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Effect of weight reduction on rhinometric measurements in overweight patients with obstructive sleep apnea.
Am J Rhinol. 2008 Jul-Aug; 22(4):410-5.AJ

Abstract

BACKGROUND

Elevated nasal resistance and obesity predispose to obstructive sleep apnea (OSA). Weight loss has been shown to result in an alleviation of OSA, but its effect on nasal airflow has not been studied.

METHODS

This study was a prospective, randomized, controlled study with two parallel groups. A total of 52 adult overweight patients (body mass index [BMI], 28-40 kg/m2) with mild obstructive sleep apnea (apnea-hypopnea index (AHI), 5-15) were randomized into two study groups. The intervention group (n = 26) followed a very low calorie diet with a supervised lifestyle intervention while the control group (n = 26) received routine lifestyle counseling. The changes in BMI, total nasal resistance, total nasal volume, and quality of life scores (Mini Rhinoconjunctivitis Quality of Life Questionnaire, MiniRQLQ) were assessed at baseline and after the intervention at 3 months.

RESULTS

The reduction in BMI in the intervention group was significantly greater than that achieved by patients in the control group (5.4 kg/m2 versus 0.5 kg/m2). Accordingly, AHI was reduced by 3.2 events/hour in the intervention group and by 1.3 in the control group. However, there were no significant changes in rhinometric measurements despite significant weight loss. There was no correlation between the reduction of BMI and the change in nasal resistance or MiniRQLQ scores.

CONCLUSION

Weight reduction does not seem to have any effect on nasal resistance or volume in overweight patients with mild OSA. Patients with OSA and impaired nasal breathing need specific medical or surgical treatment to restore nasal airflow.

Authors+Show Affiliations

Institute of Clinical Medicine, Otorhinolaryngology, Kuopio University Hospital, Kuopio, Finland. tatu.kemppainen@kuh.fiNo affiliation info availableNo affiliation info availableNo affiliation info availableNo affiliation info availableNo affiliation info availableNo affiliation info availableNo affiliation info availableNo affiliation info available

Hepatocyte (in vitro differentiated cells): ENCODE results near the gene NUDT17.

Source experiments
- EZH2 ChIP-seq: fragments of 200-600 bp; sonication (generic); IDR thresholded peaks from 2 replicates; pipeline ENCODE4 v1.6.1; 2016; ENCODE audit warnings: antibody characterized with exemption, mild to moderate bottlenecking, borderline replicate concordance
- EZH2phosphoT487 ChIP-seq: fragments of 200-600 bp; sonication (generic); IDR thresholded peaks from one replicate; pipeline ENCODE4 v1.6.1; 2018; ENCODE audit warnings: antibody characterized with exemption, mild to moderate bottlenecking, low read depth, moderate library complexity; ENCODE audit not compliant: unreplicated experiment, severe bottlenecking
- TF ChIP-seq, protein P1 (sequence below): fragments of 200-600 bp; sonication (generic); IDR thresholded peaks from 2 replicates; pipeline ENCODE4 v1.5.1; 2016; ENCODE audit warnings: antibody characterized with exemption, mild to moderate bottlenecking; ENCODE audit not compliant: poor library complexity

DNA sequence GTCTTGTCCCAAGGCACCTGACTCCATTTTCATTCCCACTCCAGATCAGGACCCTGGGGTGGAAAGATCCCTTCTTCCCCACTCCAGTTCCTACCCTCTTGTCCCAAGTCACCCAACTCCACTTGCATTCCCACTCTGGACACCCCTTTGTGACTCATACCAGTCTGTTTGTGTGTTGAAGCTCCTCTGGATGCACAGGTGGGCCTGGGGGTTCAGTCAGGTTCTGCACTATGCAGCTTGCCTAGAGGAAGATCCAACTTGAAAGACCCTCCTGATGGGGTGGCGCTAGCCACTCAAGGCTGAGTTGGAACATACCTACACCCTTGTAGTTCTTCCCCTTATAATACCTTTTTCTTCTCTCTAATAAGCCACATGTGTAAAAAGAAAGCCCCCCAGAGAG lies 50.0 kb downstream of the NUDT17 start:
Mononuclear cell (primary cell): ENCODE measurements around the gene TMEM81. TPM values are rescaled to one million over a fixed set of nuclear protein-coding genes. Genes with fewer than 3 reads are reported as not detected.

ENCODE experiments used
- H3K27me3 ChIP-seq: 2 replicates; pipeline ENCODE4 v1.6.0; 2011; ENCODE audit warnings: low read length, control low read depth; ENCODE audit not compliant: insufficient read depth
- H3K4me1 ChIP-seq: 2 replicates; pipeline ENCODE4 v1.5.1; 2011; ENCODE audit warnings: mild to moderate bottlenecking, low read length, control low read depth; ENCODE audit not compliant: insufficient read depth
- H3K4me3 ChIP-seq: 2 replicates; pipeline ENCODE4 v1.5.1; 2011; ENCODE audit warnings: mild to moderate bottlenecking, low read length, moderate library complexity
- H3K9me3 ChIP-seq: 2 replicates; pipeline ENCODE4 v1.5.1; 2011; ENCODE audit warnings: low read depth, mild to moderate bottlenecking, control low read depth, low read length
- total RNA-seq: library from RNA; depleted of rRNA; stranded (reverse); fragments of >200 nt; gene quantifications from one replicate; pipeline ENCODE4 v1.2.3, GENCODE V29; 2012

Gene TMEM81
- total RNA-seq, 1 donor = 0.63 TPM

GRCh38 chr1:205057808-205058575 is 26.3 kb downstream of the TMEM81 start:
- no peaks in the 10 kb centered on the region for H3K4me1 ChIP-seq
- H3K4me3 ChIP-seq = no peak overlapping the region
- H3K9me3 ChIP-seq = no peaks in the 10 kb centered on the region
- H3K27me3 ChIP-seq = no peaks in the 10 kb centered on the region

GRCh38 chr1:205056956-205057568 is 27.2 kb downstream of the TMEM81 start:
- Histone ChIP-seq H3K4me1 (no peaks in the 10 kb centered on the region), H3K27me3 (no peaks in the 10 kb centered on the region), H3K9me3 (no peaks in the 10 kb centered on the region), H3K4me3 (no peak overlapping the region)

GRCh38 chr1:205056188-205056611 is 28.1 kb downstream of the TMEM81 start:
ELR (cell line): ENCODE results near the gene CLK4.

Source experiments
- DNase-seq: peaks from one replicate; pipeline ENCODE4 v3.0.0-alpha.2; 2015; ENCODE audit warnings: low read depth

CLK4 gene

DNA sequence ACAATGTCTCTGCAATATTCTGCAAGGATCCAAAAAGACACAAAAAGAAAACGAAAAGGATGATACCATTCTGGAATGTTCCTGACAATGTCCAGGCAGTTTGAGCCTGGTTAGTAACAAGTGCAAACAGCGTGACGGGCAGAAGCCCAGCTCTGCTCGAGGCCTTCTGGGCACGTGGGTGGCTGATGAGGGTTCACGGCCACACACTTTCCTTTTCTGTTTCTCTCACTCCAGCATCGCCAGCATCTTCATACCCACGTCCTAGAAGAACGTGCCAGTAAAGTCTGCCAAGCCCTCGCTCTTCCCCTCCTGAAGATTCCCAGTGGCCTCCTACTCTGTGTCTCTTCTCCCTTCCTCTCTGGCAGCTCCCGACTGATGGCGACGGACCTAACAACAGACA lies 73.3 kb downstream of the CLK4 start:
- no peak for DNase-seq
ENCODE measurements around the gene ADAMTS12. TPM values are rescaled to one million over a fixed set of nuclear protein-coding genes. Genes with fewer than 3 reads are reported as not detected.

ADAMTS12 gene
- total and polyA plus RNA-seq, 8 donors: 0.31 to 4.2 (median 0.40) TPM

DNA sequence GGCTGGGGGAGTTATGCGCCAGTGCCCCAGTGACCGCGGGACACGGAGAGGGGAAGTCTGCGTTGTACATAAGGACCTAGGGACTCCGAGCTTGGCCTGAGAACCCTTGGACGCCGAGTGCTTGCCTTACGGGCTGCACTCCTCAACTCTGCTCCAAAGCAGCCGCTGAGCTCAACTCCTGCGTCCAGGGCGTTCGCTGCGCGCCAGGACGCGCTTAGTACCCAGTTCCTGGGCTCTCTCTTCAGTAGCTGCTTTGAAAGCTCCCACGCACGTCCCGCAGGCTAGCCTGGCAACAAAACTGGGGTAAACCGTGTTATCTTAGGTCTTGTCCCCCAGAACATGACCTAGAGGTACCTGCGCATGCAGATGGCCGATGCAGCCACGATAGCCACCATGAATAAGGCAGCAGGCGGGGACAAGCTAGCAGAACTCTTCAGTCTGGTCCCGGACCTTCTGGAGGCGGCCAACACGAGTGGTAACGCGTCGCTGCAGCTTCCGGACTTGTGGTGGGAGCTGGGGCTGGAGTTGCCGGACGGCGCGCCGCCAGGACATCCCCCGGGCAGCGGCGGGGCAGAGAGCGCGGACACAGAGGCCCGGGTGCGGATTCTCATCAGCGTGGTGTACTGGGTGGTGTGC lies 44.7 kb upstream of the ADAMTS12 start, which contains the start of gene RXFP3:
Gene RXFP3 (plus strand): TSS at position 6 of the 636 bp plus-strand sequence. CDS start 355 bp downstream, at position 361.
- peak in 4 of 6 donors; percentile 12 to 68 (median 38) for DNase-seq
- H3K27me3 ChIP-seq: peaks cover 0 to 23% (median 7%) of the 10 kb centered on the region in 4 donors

Pub Type(s)

Comparative Study
Journal Article
Multicenter Study
Randomized Controlled Trial
Research Support, Non-U.S. Gov't

Language

eng

PubMed ID

18702908

Citation

Kemppainen, Tatu, et al. "Effect of Weight Reduction On Rhinometric Measurements in Overweight Patients With Obstructive Sleep Apnea." American Journal of Rhinology, vol. 22, no. 4, 2008, pp. 410-5.
Kemppainen T, Ruoppi P, Seppä J, et al. Effect of weight reduction on rhinometric measurements in overweight patients with obstructive sleep apnea. Am J Rhinol. 2008;22(4):410-5.
Kemppainen, T., Ruoppi, P., Seppä, J., Sahlman, J., Peltonen, M., Tukiainen, H., Gylling, H., Vanninen, E., & Tuomilehto, H. (2008). Effect of weight reduction on rhinometric measurements in overweight patients with obstructive sleep apnea. American Journal of Rhinology, 22(4), 410-5. https://doi.org/10.2500/ajr.2008.22.3203
Kemppainen T, et al. Effect of Weight Reduction On Rhinometric Measurements in Overweight Patients With Obstructive Sleep Apnea. Am J Rhinol. 2008;22(4):410-5. PubMed PMID: 18702908.
* Article titles in AMA citation format should be in sentence-case
TY - JOUR T1 - Effect of weight reduction on rhinometric measurements in overweight patients with obstructive sleep apnea. AU - Kemppainen,Tatu, AU - Ruoppi,Pirkko, AU - Seppä,Juha, AU - Sahlman,Johanna, AU - Peltonen,Markku, AU - Tukiainen,Hannu, AU - Gylling,Helena, AU - Vanninen,Esko, AU - Tuomilehto,Henri, PY - 2008/8/16/pubmed PY - 2008/10/10/medline PY - 2008/8/16/entrez SP - 410 EP - 5 JF - American journal of rhinology JO - Am J Rhinol VL - 22 IS - 4 N2 - BACKGROUND: Elevated nasal resistance and obesity predispose to obstructive sleep apnea (OSA). Weight loss has been shown to result in an alleviation of OSA, but its effect on nasal airflow has not been studied. METHODS: This study was a prospective, randomized, controlled study with two parallel groups. A total of 52 adult overweight patients (body mass index [BMI], 28-40 kg/m2) with mild obstructive sleep apnea (apnea-hypopnea index (AHI), 5-15) were randomized into two study groups. The intervention group (n = 26) followed a very low calorie diet with a supervised lifestyle intervention while the control group (n = 26) received routine lifestyle counseling. The changes in BMI, total nasal resistance, total nasal volume, and quality of life scores (Mini Rhinoconjunctivitis Quality of Life Questionnaire, MiniRQLQ) were assessed at baseline and after the intervention at 3 months. RESULTS: The reduction in BMI in the intervention group was significantly greater than that achieved by patients in the control group (5.4 kg/m2 versus 0.5 kg/m2). Accordingly, AHI was reduced by 3.2 events/hour in the intervention group and by 1.3 in the control group. However, there were no significant changes in rhinometric measurements despite significant weight loss. There was no correlation between the reduction of BMI and the change in nasal resistance or MiniRQLQ scores. CONCLUSION: Weight reduction does not seem to have any effect on nasal resistance or volume in overweight patients with mild OSA. Patients with OSA and impaired nasal breathing need specific medical or surgical treatment to restore nasal airflow. SN - 1050-6586 UR - https://www.unboundmedicine.com/medline/citation/18702908/Effect_of_weight_reduction_on_rhinometric_measurements_in_overweight_patients_with_obstructive_sleep_apnea_ L2 - https://ClinicalTrials.gov/search/term=18702908 [PUBMED-IDS] DB - PRIME DP - Unbound Medicine ER -